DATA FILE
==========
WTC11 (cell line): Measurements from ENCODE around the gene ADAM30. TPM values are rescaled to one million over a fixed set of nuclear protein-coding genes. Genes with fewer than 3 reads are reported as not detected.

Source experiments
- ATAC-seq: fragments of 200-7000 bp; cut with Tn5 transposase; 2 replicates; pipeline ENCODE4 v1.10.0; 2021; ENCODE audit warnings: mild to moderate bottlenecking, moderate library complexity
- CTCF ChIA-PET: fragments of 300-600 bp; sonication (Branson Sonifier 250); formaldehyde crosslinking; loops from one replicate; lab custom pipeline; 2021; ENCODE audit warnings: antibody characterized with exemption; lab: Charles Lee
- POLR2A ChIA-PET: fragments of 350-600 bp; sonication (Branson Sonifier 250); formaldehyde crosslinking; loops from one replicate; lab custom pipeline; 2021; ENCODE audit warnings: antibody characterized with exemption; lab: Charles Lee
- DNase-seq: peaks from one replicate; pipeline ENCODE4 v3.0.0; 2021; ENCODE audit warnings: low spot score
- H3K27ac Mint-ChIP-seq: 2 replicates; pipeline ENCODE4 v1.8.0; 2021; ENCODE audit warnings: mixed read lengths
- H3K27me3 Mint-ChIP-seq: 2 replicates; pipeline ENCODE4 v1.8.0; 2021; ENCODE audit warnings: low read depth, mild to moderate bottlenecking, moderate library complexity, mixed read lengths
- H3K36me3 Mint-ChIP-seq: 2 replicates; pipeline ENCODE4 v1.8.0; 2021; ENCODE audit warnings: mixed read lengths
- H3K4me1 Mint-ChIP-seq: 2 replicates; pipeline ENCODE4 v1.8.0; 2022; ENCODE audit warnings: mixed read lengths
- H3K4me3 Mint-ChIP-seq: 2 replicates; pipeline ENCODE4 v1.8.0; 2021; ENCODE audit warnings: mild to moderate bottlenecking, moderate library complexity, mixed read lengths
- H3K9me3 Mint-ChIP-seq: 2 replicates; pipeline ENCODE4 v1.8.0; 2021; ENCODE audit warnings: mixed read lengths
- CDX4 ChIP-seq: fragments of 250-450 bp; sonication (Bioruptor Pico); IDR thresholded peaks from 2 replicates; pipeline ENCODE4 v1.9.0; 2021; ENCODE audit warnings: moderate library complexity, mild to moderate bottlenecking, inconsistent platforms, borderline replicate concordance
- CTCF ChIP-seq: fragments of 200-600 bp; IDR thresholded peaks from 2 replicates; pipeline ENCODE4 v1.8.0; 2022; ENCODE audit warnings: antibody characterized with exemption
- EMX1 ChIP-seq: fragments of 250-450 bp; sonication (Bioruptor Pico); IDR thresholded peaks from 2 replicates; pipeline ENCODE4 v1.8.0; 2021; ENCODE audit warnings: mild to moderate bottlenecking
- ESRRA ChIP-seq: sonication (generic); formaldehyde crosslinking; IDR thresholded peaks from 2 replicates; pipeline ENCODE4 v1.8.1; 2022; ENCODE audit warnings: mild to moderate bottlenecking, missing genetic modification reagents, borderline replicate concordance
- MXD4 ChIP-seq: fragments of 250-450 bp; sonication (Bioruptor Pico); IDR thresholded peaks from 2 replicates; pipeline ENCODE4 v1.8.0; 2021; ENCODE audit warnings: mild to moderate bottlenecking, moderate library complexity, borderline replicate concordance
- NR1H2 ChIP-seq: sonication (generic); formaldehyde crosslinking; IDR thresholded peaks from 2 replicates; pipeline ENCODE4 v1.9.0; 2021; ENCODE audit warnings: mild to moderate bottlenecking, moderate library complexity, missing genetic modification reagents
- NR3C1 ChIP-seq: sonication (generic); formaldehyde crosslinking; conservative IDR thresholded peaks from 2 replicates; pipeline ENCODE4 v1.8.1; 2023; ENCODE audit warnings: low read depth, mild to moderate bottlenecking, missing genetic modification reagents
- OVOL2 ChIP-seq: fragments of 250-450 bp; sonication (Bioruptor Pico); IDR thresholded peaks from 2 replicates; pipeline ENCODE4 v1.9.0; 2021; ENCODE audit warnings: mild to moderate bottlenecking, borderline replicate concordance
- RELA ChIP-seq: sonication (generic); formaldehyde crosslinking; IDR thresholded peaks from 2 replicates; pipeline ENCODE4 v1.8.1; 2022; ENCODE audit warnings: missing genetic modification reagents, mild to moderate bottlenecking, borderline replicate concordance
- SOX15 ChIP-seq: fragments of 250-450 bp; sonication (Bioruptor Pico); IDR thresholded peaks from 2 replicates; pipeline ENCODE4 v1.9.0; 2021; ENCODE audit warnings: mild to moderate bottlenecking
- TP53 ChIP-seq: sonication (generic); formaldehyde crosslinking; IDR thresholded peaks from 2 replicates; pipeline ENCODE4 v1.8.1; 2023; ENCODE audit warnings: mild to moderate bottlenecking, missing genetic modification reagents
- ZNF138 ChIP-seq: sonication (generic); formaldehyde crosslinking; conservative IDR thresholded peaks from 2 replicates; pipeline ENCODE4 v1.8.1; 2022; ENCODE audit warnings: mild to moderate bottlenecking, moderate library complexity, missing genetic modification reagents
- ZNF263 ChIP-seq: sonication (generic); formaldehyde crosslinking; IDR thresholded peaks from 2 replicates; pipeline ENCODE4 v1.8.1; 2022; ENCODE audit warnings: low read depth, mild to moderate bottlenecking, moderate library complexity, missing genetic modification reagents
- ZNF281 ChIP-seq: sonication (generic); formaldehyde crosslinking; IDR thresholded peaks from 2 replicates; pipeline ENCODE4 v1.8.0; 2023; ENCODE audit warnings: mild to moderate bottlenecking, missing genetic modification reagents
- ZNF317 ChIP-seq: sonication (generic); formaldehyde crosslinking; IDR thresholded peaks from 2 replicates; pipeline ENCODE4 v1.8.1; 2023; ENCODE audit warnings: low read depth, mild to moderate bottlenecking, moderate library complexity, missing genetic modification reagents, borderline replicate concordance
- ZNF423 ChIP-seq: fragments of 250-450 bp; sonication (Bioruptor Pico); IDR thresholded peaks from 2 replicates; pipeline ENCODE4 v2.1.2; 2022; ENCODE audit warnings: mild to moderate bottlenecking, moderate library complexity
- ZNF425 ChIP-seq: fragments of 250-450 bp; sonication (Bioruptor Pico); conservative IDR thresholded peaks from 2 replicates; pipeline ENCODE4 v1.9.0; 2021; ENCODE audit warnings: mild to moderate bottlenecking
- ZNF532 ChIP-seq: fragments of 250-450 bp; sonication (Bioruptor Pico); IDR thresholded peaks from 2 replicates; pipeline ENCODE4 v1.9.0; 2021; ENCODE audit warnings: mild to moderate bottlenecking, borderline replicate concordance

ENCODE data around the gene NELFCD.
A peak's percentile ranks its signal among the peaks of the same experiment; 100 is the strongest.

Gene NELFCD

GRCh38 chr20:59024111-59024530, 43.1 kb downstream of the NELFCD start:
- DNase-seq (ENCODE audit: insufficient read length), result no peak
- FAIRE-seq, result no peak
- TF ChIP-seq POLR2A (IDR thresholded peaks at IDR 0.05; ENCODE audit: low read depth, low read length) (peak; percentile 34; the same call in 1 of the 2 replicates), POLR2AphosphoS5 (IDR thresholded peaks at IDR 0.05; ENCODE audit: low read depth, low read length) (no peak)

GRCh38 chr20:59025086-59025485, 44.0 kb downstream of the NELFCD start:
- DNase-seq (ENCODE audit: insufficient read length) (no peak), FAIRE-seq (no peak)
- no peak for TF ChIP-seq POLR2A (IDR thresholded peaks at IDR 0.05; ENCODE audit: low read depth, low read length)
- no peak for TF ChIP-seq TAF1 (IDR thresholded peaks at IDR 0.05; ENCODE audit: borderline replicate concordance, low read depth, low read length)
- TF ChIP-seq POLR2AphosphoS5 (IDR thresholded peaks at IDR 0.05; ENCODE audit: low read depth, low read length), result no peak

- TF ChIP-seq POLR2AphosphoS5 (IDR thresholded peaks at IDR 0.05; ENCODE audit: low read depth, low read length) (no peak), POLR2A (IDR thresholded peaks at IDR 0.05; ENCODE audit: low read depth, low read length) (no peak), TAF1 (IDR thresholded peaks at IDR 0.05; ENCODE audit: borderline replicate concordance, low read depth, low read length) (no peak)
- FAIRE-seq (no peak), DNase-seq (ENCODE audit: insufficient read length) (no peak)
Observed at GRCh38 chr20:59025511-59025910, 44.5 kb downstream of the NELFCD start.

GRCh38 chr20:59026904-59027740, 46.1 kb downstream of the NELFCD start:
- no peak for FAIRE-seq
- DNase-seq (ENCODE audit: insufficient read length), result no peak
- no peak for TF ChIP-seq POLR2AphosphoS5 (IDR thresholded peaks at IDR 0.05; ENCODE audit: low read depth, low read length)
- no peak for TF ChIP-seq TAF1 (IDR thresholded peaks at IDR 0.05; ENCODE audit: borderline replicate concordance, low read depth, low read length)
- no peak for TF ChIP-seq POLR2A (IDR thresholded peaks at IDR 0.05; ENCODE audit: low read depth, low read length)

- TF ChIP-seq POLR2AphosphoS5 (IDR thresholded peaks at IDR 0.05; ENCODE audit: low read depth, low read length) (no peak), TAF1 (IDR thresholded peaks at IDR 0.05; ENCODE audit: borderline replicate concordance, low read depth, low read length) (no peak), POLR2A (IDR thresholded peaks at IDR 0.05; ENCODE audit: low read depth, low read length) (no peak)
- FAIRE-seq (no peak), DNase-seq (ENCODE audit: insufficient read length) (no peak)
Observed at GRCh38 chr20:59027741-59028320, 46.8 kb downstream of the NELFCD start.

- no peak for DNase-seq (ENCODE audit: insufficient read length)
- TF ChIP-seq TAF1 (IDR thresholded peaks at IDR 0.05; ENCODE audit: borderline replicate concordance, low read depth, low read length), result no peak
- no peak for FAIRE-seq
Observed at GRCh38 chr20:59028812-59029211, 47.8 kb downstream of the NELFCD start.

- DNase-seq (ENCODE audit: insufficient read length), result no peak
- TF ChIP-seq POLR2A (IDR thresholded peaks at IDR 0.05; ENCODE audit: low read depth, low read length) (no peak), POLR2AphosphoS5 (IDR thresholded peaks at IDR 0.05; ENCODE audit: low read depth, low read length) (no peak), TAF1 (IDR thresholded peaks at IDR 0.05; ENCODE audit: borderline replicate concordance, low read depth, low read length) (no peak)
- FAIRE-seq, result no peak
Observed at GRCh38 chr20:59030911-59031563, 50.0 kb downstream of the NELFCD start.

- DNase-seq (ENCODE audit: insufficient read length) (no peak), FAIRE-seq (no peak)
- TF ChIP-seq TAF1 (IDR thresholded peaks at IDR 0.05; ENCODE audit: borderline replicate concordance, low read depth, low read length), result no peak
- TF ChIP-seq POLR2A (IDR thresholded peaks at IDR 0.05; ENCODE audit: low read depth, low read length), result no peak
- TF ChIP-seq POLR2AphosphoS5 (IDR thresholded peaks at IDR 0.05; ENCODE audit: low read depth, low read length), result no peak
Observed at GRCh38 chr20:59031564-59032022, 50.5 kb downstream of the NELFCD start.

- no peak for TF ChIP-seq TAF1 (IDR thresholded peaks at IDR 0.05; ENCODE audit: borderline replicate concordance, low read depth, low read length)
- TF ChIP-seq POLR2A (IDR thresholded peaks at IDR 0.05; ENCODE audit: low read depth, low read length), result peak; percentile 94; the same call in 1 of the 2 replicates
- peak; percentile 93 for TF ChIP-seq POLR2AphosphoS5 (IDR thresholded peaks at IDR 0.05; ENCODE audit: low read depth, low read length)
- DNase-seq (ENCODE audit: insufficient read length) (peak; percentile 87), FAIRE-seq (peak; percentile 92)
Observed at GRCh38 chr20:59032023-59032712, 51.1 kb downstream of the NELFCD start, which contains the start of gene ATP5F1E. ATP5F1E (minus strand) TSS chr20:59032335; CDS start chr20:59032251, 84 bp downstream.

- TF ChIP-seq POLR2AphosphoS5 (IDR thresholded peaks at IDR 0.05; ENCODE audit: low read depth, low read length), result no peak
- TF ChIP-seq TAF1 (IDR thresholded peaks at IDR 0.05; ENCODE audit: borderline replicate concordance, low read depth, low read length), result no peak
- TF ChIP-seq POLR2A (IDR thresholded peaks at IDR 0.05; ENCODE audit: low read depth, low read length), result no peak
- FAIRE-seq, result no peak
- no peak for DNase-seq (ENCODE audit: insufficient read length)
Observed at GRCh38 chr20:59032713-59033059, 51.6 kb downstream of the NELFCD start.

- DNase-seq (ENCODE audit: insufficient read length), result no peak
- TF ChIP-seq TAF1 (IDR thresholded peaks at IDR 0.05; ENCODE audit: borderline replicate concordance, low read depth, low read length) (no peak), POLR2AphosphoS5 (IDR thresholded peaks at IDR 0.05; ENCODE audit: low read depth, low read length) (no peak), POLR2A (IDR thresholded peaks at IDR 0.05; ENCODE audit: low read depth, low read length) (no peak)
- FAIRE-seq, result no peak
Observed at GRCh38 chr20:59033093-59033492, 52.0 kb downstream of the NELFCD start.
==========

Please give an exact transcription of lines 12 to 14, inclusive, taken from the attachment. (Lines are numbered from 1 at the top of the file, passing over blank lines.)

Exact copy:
- H3K9me3 Mint-ChIP-seq: 2 replicates; pipeline ENCODE4 v1.8.0; 2021; ENCODE audit warnings: mixed read lengths
- CDX4 ChIP-seq: fragments of 250-450 bp; sonication (Bioruptor Pico); IDR thresholded peaks from 2 replicates; pipeline ENCODE4 v1.9.0; 2021; ENCODE audit warnings: moderate library complexity, mild to moderate bottlenecking, inconsistent platforms, borderline replicate concordance
- CTCF ChIP-seq: fragments of 200-600 bp; IDR thresholded peaks from 2 replicates; pipeline ENCODE4 v1.8.0; 2022; ENCODE audit warnings: antibody characterized with exemption